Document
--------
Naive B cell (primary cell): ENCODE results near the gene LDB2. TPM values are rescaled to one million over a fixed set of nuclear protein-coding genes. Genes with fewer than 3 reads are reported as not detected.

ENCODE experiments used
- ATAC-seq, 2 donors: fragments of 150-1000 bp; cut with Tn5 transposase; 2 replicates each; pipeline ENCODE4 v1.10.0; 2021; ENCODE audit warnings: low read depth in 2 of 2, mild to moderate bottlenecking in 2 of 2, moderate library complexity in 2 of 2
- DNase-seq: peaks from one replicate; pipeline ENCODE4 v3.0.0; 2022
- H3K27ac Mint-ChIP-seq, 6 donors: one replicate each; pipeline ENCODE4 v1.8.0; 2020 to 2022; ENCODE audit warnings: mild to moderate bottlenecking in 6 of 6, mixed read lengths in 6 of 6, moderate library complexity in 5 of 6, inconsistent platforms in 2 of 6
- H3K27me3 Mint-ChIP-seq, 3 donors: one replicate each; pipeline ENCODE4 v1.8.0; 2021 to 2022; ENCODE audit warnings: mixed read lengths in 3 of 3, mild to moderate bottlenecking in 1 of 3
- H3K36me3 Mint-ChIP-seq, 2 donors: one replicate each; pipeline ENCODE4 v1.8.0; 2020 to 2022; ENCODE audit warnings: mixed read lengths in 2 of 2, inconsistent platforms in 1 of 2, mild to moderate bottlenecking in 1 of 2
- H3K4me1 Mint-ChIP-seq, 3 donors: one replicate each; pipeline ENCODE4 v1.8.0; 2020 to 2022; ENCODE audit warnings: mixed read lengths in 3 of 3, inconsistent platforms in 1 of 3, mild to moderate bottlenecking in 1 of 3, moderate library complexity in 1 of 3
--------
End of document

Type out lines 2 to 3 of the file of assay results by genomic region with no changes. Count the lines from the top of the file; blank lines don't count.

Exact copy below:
ENCODE experiments used
- ATAC-seq, 2 donors: fragments of 150-1000 bp; cut with Tn5 transposase; 2 replicates each; pipeline ENCODE4 v1.10.0; 2021; ENCODE audit warnings: low read depth in 2 of 2, mild to moderate bottlenecking in 2 of 2, moderate library complexity in 2 of 2